(5) A less closely matching descendant of Thomas Dudley Fox of Vermont and Canada.
(6) A descendant of Johann Caspar Voß - - - B. 21 Oct 1677 in Dormagen Germany who is GD=20 to 23 in 67 markers from others in this group. There was a name change from Voß to Fuchs to Fox. He has been tested L1+.
All tested by FTDNA are null at DYS 439 and thus members of Haplogroup R-L1/S26 or R1b1a2a1a1a3. One (14179) was tested R-S26 by Ethnoancestry, which is the same as R-L1 at FTDNA. This Haplogroup is consistent with a late arrival to Britain.
Haplogroup R-L2 and Subclades (tested) No Matches in Project
Including three members of this R-U106 Subclade, one of whom (50481) suspects royal Stuart ancestry, one (28579) who was also tested by Jobling and King and one (201967) who does not know his ancestral surname. This Haplogroup is also consistent with a late arrival in Britain.
Haplogroup R-L21 (probable) Andrew Fox of VA and TN Descendants.
Fourth cousins, once removed, these Foxes differ at 3 markers in the 26 through 37 marker panel. The most recent common ancestor (MRCA) was Andrew Fox’s son Jacob Fox, who married Elizabeth Broyles. The Haplogroup assignment is from Neal Fox’s clustering analysis.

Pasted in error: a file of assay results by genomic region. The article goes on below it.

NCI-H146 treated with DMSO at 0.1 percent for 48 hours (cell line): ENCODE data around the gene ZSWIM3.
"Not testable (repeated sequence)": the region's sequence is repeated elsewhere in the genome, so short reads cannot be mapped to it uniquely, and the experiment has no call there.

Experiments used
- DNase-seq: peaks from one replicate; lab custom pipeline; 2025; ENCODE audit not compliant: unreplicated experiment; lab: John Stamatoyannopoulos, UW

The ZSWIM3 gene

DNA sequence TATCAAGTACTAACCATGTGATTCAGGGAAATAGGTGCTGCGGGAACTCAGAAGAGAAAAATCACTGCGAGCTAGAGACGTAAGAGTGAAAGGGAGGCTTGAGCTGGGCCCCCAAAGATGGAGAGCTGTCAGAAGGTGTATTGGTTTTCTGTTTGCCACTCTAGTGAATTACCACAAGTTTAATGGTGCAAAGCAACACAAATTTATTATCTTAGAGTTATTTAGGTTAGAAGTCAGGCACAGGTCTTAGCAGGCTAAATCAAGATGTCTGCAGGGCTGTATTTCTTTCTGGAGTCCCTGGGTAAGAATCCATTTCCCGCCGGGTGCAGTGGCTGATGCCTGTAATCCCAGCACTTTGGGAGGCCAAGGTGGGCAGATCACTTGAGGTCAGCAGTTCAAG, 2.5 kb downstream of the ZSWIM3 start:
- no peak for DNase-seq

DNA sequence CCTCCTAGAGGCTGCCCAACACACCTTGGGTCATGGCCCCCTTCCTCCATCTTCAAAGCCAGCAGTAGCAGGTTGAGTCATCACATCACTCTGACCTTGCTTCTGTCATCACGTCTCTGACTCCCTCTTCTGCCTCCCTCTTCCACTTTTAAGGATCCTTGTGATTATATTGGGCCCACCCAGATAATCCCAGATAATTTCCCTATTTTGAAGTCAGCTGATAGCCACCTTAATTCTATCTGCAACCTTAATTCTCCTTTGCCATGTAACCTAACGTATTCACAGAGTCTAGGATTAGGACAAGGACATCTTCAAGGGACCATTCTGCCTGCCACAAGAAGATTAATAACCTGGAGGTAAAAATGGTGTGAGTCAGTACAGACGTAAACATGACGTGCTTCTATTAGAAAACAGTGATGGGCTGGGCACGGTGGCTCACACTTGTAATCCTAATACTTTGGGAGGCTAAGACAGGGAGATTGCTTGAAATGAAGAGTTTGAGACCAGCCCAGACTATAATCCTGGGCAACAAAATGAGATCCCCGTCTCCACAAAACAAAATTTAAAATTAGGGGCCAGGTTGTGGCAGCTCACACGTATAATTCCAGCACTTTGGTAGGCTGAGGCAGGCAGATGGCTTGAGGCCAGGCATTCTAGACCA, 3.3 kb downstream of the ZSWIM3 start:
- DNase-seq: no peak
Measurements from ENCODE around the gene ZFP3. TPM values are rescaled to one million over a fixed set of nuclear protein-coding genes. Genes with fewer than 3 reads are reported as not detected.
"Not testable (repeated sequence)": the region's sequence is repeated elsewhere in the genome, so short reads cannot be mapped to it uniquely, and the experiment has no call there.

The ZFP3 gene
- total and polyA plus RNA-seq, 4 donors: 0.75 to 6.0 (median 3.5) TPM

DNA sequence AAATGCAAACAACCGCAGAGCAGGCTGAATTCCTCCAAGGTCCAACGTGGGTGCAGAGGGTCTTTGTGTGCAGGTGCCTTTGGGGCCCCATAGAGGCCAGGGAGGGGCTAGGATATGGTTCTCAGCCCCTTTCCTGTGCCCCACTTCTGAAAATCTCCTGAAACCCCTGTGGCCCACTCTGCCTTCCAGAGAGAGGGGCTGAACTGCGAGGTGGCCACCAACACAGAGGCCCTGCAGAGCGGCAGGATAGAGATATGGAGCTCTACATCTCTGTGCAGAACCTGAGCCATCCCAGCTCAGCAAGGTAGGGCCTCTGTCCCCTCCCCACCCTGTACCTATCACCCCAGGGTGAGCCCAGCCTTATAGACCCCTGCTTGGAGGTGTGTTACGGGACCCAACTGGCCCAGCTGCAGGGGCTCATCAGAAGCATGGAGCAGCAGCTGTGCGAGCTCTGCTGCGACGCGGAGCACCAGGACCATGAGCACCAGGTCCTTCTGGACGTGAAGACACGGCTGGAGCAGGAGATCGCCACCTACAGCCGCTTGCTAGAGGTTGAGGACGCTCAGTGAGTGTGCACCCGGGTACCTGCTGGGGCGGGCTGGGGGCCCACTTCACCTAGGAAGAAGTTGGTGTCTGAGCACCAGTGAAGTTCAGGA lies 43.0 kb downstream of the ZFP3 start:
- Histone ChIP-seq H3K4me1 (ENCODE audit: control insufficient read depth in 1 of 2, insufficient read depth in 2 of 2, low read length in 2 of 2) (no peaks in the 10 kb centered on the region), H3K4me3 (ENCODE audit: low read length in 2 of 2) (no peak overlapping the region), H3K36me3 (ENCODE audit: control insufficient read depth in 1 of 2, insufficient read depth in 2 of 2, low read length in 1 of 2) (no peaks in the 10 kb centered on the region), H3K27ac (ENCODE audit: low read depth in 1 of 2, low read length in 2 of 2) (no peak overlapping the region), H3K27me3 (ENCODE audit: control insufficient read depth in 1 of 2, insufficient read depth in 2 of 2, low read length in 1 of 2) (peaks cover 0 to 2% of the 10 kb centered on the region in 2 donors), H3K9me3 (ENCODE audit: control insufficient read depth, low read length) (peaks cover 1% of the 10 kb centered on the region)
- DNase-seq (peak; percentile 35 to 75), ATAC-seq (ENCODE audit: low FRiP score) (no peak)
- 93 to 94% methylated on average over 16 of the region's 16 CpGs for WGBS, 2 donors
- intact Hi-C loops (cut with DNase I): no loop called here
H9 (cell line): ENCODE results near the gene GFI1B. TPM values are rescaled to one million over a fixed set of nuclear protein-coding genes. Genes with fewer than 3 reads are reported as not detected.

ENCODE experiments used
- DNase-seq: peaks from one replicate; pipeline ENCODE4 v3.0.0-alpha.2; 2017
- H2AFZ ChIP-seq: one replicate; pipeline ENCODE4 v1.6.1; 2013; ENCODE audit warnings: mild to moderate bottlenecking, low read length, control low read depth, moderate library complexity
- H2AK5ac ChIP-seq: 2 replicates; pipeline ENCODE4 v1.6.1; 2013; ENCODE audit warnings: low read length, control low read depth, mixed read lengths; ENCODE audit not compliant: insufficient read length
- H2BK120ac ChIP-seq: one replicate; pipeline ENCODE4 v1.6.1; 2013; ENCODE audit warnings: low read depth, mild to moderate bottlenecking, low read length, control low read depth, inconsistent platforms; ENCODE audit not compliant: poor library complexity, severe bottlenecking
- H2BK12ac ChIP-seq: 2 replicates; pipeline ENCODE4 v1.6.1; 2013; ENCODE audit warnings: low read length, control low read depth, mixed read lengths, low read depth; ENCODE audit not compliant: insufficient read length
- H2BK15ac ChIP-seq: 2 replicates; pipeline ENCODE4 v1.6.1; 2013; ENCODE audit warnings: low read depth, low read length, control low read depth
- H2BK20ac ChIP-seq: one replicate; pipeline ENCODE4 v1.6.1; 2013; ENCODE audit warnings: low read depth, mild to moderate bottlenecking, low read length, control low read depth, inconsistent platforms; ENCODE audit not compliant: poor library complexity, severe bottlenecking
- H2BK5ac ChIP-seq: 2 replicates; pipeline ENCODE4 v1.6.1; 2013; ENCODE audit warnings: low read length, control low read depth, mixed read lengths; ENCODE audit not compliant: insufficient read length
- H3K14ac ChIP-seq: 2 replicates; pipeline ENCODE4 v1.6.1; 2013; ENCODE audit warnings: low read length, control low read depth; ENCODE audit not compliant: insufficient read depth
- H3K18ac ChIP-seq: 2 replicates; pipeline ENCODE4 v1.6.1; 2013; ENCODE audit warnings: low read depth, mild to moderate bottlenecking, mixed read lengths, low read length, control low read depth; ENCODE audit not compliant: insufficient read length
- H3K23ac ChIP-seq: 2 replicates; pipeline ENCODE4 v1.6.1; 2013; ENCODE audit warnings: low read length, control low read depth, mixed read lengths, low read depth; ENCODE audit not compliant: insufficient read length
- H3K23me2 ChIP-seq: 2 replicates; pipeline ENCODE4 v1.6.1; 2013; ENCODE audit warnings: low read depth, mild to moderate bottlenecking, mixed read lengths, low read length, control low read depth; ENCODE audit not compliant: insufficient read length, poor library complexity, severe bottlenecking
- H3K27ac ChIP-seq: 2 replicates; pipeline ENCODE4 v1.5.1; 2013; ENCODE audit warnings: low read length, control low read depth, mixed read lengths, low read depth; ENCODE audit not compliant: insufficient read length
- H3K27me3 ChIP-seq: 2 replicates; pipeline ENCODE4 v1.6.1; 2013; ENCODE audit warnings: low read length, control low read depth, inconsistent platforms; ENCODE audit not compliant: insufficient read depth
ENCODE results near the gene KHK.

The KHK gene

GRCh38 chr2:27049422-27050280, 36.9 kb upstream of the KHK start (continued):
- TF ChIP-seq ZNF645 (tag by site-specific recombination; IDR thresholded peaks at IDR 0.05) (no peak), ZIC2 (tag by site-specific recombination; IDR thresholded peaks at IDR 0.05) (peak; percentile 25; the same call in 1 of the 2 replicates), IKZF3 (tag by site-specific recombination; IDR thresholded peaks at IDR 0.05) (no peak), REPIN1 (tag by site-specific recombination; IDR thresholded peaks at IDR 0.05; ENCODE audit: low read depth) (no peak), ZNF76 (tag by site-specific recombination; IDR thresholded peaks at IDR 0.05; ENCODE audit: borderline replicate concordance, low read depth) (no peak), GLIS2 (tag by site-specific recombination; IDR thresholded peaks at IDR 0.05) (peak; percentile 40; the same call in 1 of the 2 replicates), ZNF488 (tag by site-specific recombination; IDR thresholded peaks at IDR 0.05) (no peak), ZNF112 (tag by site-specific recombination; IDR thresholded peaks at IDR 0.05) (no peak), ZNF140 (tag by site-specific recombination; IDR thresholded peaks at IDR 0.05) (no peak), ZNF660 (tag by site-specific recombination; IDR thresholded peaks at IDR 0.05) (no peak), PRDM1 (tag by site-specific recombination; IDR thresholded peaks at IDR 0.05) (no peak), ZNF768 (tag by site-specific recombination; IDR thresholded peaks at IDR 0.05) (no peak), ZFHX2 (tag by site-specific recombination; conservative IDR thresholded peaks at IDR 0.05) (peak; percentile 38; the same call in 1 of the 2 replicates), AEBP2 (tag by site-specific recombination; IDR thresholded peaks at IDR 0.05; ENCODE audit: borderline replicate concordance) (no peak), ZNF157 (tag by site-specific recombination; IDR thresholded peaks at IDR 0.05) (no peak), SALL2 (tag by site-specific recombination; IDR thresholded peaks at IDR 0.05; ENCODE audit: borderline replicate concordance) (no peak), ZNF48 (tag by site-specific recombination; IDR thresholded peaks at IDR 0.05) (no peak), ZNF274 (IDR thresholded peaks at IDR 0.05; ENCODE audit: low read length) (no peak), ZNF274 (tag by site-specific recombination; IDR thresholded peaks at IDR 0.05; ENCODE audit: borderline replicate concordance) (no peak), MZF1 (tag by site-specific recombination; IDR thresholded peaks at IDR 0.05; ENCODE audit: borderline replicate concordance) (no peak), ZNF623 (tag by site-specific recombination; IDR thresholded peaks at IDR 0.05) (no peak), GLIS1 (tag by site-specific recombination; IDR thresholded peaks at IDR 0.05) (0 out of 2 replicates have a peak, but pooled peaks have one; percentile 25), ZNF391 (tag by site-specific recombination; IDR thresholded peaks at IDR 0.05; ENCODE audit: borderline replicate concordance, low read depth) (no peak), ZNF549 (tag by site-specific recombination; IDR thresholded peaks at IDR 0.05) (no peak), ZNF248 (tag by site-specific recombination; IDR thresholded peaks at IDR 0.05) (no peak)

Haplogroup R-L21 (tested) No Matches in Project
Three Foxes with ancestry from Ireland, Lancashire, England, and Saarland, Germany, plus a Bonham with possible Fox connections. The Fox with German ancestry suspects a reverse migration from Britain to Germany.
Haplogroup R-L21* William Fox, Loudoun County, VA, Descendants
A group of three Foxes, three with records tracing back to William Fox, b 1710, in Loudoun County, VA, plus another matching William Fox descendant tested by Relative Genetics and not listed in the Y-Results tables. Two have tested 67 markers and one (59674) has tested Haplogroup R-L21 or R1b1a2a1a1b4, with negative results for M37, M222 and P66 downstream. They are closely matched at 67 markers by a descendant of Enos Fox, 1814, KY. A Hugh Fox (1745, VA) descendant matches them on 32 markers out of 37 with only 5 single step deviations and has been tentatively included in this group. Another Hugh Fox descendant matches at 12 markers. This Haplogroup determination is consistent with an early arrival in Britain. Three have been tested out to 67 markers
Haplogroup R-L47 Henry Fox/ Anne West Group